Judging by the comments, my post yesterday on the death of global warming did not make everybody happy. Some readers thought I went too far, cavalierly dismissing the work of thousands of scientists over many decades — a typical example, one reader noted, of Ivy League arrogance since without anything more than a BA in English I was making sweeping generalizations about a subject in which I have no training.A larger number of comments objected to the fact that I specifically endorsed the basic science of global warming. Some thought I’ve just been taken in by a deliberate conspiracy of fraud (either by socialists trying to destroy capitalism or by aspiring capitalist plutocrats out to get rich on the public’s gullibility). Others figured that as a senior fellow at the Council on Foreign Relations and general Establishment lackey I’m somehow in on the scam.These readers may not have gotten my motives right but they understood my position better than those who thought I was attacking the science of global warming. I don’t actually think I’ve got the science background to pontificate on the science of climate change. There is a broad though not a universal consensus among serious climate scientists that the earth is getting warmer, that human activity has something to do with it, and that unless we make some changes the warming of the earth will continue until things become unpleasant in a number of ways. At the same time, beginning last fall with the hacked emails from East Anglia, and accelerating in the last couple of weeks with a steady stream of revelations about high profile assertions in the IPCC’s reports, a flow of news stories in the UK and elsewhere makes it increasingly clear that some scientists and institutions who are prominent in the climate change debate have made some serious errors in judgment and in some cases have made claims about the impact of climate change that do not have serious scientific backing. When challenged on these matters, instead of frankly and candidly discussing the issues on the merits, they got on their high horses and denounced their critics as practitioners of voodoo science. Now they are getting a richly deserved comeuppance.I have been writing about the political impact of these revelations, not the state of the science. Scientifically, the revelations to date affect only a small number of statements and do not seriously attack the basic claims of the climate change community. (That may change if it turns out that the East Anglia data on global temperatures is flawed or if a couple of other allegations of misconduct are substantiated. But there will be time enough to analyze all that as the facts trickle out; for now, I’m going on the assumption that 90% of the scientists involved have got 90% of the science right — though I reserve my right to change my mind if the facts change down the road.) Politically, it seems to me that the errors in judgment by the IPCC and the East Anglia Climate Research Unit doom any serious action in the US on climate change for the foreseeable future. The political support just isn’t there. A failure by the US to act lets everyone else off the hook. Additionally, the high profile science scandal gives ammunition to people in places like China and India who don’t want to take action on this issue. Even before these latest revelations, I have been skeptical for some time that all the huffing and puffing about the need for international action against climate change was going to produce what environmentalists thought was required. The structure of international politics does not lend itself to this kind of action and so far the international community has missed every deadline for definitive, binding and effective agreements. It always seemed likely to me that this effort would flop; it now seems close to a certainty. As I wrote yesterday, the jellyfish isn’t going to climb the stairs.Maybe I’m right and maybe I’m wrong, but my analysis is based on politics, not science. It holds whether ‘anthropogenic global warming’ is happening in a big way, is part of the story or if it isn’t happening at all. Right now, the misconduct of leading climate change campaigners has made the unlikely impossible, and the political backing for serious international action to fight climate change no longer exists — if indeed it ever did.The climate change skeptics don’t need much advice at this point; they are rubbing their hands in glee and saying “We told you so.” They are saying some ruder things as well; for a sampling you can look through the comments on yesterday’s post.Those who believe that climate change is a serious problem and want the world to act on it are in a much tougher spot. Public confidence in the science of global warming has been falling in the United States for some time now. As the news of the current wave of scandals spreads (and it is spreading far and fast even though many major news organizations have skimped on the coverage), skepticism will increase. The perceived arrogance of the climate change movement combined with the humiliating comeuppance of some of its most prominent leaders is a devastating blow. Regaining public confidence and support will be neither easy nor quick.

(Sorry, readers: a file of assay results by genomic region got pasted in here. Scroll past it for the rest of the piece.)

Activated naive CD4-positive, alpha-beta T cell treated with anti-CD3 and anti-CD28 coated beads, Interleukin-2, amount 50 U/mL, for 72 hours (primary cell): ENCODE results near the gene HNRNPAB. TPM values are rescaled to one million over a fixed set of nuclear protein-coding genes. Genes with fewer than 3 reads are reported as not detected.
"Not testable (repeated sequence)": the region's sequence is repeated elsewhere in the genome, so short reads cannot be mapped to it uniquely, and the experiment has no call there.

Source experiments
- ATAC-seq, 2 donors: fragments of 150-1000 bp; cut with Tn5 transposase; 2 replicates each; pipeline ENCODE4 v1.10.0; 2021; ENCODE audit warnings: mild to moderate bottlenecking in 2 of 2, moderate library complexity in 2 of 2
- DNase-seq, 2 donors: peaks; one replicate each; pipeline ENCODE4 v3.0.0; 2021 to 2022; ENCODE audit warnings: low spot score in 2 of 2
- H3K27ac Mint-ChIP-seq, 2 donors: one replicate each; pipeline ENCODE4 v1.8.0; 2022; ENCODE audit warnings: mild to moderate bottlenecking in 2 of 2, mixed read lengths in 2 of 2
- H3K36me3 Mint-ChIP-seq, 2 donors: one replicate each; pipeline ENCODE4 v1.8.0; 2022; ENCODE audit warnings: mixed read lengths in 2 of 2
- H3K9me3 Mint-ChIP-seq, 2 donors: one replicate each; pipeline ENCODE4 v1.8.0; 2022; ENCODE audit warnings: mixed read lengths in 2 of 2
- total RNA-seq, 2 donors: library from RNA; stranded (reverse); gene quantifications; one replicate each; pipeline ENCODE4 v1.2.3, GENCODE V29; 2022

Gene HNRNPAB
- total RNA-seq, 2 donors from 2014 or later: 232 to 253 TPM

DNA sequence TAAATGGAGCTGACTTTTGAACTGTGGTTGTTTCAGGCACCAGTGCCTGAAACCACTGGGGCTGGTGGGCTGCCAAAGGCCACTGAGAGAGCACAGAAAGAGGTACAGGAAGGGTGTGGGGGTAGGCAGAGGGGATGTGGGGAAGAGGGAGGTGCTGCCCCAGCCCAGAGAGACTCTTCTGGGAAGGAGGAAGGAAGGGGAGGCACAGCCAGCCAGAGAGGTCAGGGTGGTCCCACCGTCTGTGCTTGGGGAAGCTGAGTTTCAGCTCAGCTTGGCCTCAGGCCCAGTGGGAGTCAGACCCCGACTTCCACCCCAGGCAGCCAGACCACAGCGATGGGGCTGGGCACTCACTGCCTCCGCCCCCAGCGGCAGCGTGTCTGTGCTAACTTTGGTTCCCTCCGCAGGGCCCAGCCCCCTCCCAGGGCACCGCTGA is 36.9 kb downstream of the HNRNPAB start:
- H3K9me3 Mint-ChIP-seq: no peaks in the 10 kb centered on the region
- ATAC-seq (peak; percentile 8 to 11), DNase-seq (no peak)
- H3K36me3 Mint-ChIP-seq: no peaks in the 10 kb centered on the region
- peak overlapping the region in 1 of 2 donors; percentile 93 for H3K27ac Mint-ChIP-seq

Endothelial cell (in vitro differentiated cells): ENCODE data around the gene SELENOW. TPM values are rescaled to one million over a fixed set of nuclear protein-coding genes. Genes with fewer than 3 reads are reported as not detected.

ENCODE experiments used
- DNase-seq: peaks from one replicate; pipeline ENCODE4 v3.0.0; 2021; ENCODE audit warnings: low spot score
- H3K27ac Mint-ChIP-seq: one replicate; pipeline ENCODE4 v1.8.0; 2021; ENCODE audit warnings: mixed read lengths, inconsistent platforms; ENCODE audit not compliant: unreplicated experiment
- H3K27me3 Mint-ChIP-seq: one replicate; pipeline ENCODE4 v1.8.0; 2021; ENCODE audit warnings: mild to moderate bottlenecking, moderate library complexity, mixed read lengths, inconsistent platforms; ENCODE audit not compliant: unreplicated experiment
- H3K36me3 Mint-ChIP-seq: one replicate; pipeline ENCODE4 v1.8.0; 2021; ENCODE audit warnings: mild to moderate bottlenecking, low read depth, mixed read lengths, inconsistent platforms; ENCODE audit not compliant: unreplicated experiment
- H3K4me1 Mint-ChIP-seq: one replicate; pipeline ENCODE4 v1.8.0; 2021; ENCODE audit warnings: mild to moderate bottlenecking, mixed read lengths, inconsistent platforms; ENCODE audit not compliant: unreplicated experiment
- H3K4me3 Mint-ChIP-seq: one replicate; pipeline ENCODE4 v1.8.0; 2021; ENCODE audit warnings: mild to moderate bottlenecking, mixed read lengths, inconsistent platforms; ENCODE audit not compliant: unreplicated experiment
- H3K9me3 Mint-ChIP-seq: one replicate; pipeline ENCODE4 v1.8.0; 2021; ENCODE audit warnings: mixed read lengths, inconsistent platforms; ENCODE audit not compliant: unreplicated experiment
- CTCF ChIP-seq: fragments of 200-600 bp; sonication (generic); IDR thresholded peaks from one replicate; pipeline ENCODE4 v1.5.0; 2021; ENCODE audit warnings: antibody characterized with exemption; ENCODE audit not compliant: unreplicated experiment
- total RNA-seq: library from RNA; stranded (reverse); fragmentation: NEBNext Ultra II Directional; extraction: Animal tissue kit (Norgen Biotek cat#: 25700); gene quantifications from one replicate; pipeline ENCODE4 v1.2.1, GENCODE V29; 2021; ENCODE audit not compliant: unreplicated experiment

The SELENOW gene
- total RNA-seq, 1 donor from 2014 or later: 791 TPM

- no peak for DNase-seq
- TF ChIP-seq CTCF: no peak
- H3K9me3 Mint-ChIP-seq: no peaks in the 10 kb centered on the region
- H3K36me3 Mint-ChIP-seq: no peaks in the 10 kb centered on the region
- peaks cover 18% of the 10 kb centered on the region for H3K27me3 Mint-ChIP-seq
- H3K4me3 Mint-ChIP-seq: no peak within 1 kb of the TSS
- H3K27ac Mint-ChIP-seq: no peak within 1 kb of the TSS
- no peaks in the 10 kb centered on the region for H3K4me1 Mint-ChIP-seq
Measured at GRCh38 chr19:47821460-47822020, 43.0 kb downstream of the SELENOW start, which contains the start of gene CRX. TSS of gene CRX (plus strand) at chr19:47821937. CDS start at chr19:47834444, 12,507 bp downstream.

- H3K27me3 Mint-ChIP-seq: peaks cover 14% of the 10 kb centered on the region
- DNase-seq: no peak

A Five Step Recovery Plan
For what it’s worth, here’s how I think the movement to fight climate change could recover and relaunch.First, don’t circle the wagons. The IPCC and the East Anglia Climate Research Unit are, from a PR point of view, toast. Environmental leaders, groups and scientists in the United States need to get out front denouncing the misconduct, demanding full investigations and accounting, and disassociating themselves from the individuals, institutions and claims that threaten to drown the whole field in a wave of undifferentiated skepticism and revulsion. (more…)